When we collect fundings for single mothers for Christmas, when we offer our expertise by advicing local business, when we develop our own and each other’s competences, we are practicing Active Citizenship. When we engage ourselves in the world around us, when we listen to our fellow human beings to figure out where the need is, when we use our competences and draw on our networks and societies in finding solutions, we are Active Citizens.
In the beginning of 2013 I introduced myself and Active Citizenship to JCI Denmark with the above-mentioned words. Now, eight months later, I have had time to reflext upon that philosophy on the basis of our practical experiences in the organisation. The result of those thoughts and a vast number of talks with JCI members in Denmark and abroad is not a clear cut cementation of my original thoughts but a deeper and more diffuse approach which I am still working on. In other words, it has become more interesting and at the same time more complicated.
Luckily I am a “jaycee” so I accept the challenge! I am still responsible for the implementation of Active Citizenship in JCI Denmark for another 3-4 months. I have always been of the opinion that the smartest way of taming a philosophical problem was to make it concrete so that is what I will do in a series of posts on this blog over the next week. I will analyse some of the project that we are working on in JCI Denmark and work them over with JCI Active Citizenship Framework. If you are a member of JCI you might recognize the priciples as the tools from the JCI Impact Training.
My purpose with the articles is to discuss how we approach our work in JCI. What is the purpose of the projects that we initiate? Should we aim to do a sustainable positive difference? – is it okay if it is simply a temporary positive difference? Do we want to be visible to the world around us? Do we want to create a sense of team spirit in the local chapter? Do we want to create a surge in our activities in the local chapter?
In my opinion, a chapter project doesn’t necessarily have to abide by the protocol of an Active Citizenship project. However, I do feel that it is important that we actively and honestly decide, project by project, what the purpose of the project is. Our time is precious and it should be used with care and good sense so we get maximum impact from our membership, our work and our network.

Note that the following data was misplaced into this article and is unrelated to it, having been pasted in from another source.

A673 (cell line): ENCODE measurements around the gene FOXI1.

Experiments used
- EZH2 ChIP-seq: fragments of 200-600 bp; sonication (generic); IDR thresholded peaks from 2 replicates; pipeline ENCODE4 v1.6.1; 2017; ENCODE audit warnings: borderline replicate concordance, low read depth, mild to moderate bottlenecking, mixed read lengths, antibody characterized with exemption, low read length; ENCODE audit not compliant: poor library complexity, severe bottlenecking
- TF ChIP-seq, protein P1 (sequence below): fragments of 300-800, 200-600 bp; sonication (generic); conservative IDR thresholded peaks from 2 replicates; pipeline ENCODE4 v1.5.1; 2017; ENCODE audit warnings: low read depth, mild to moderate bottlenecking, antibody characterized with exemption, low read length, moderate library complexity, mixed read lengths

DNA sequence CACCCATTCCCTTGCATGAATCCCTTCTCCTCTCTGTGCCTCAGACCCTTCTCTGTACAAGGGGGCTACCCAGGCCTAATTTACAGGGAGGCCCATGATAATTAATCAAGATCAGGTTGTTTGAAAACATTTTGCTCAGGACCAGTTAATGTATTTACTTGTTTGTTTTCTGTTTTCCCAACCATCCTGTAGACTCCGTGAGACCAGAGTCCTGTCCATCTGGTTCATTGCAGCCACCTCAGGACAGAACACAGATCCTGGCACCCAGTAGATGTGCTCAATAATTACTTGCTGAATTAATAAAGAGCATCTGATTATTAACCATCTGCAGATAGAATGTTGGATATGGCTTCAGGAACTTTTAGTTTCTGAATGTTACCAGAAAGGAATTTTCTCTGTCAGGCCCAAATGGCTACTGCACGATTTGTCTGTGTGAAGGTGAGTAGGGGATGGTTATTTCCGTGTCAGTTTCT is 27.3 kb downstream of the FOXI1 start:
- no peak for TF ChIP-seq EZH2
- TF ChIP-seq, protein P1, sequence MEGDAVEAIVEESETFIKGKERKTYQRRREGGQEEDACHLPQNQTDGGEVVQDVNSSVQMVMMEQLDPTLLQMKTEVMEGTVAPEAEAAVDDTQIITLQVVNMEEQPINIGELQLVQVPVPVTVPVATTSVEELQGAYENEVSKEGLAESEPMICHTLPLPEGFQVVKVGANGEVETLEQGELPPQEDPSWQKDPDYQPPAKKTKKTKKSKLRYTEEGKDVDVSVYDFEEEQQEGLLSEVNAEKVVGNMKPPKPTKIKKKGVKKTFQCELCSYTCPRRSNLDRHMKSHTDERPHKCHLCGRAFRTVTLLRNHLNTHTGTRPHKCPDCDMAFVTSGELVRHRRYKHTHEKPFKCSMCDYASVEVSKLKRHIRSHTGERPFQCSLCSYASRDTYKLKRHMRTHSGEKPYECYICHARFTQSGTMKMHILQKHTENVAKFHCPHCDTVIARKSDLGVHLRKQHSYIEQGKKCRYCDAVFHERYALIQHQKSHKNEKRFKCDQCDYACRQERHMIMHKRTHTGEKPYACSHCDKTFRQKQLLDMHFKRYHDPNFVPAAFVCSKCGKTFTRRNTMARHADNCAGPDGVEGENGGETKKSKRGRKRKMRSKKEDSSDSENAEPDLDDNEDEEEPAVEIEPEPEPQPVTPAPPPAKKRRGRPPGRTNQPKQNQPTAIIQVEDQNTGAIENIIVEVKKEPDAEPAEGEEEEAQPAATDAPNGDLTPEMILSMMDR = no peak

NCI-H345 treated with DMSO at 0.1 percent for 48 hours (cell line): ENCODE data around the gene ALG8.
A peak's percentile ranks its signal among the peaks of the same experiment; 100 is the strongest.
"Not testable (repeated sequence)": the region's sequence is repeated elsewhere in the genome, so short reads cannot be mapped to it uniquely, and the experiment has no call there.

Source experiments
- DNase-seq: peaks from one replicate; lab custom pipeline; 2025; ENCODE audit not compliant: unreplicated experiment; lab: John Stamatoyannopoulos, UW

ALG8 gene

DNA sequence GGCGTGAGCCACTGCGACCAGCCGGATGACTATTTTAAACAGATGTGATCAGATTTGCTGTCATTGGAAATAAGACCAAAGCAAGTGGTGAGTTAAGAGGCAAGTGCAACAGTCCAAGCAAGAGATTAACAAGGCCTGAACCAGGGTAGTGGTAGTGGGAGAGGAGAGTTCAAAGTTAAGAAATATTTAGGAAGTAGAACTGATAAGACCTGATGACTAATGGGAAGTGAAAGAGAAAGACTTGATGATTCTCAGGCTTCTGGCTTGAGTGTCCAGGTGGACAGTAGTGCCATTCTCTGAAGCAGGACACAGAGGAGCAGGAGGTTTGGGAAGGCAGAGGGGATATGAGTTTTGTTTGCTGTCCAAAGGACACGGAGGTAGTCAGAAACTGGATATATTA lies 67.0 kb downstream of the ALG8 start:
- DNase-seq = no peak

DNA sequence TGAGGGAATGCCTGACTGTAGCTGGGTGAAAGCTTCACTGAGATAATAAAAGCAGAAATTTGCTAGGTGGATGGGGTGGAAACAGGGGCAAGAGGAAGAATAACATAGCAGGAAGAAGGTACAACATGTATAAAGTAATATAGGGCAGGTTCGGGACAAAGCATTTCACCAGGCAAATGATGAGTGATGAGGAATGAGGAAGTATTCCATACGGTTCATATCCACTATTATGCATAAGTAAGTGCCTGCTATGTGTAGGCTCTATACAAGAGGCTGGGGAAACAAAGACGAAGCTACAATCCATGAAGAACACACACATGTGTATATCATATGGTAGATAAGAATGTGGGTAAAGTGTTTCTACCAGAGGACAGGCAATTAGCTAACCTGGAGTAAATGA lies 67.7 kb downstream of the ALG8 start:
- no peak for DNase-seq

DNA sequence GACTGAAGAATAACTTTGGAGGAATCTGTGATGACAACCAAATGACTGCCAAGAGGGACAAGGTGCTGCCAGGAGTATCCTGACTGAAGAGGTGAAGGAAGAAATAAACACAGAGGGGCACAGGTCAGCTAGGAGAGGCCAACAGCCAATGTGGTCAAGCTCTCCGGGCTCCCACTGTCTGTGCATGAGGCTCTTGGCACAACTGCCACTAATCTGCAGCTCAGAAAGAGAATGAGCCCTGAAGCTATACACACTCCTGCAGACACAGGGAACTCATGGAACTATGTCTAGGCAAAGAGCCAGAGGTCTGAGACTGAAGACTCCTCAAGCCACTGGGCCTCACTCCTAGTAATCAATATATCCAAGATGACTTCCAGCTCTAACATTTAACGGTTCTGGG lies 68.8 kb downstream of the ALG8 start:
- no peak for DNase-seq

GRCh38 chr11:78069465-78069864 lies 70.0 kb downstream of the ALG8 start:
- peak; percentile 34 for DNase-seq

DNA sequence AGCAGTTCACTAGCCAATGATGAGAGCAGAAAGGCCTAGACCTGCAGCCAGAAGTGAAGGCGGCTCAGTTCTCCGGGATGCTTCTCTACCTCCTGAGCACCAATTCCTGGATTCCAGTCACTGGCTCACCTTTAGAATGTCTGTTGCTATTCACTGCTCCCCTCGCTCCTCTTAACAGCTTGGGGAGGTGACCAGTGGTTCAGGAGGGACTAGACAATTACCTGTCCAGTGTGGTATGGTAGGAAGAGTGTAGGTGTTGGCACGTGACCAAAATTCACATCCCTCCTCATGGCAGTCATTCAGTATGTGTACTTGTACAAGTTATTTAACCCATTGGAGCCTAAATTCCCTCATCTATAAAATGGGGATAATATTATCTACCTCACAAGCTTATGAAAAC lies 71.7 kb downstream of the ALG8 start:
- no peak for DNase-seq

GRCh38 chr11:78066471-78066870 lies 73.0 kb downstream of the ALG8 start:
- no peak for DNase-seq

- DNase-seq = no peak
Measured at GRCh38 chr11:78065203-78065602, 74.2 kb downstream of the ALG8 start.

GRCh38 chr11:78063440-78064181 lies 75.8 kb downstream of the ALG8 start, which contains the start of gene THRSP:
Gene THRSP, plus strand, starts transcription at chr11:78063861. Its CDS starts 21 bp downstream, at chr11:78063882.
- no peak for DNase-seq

Active Citizenship is a philosophical and practical approach to our membership of Junior Chamber International. It is a tool that strengthens our projects and make us more visible in our local comunities. Our chances of making projects that actually make a positive difference will grow, when we analyse the society or the community for whom we want to make a difference and find out what they actually need. Sustainability occurs when we critically investigate the most urgent problems in our surroundings, involve partners and benificiaries and through that proces create a sense of ownership for the project. Not only ownership in the local chapter – but ownership in the local community and with relevant partners.
As a countdown to the Danish National Conference in the weekend October 4.-6. you can read about different projects that are currently occupying the minds of local chapters in JCI Denmark. The articles will be posted in Danish as well on the JCI Denmark news site over the next five weeks. I hope that you will read the articles here or on the Danish website and maybe be inspired to participate in a constructive debate in Denmark about Active Citizenship and our work in JCI now and in the future.
Eva, Active Citizenship Director 2013, JCI Danmark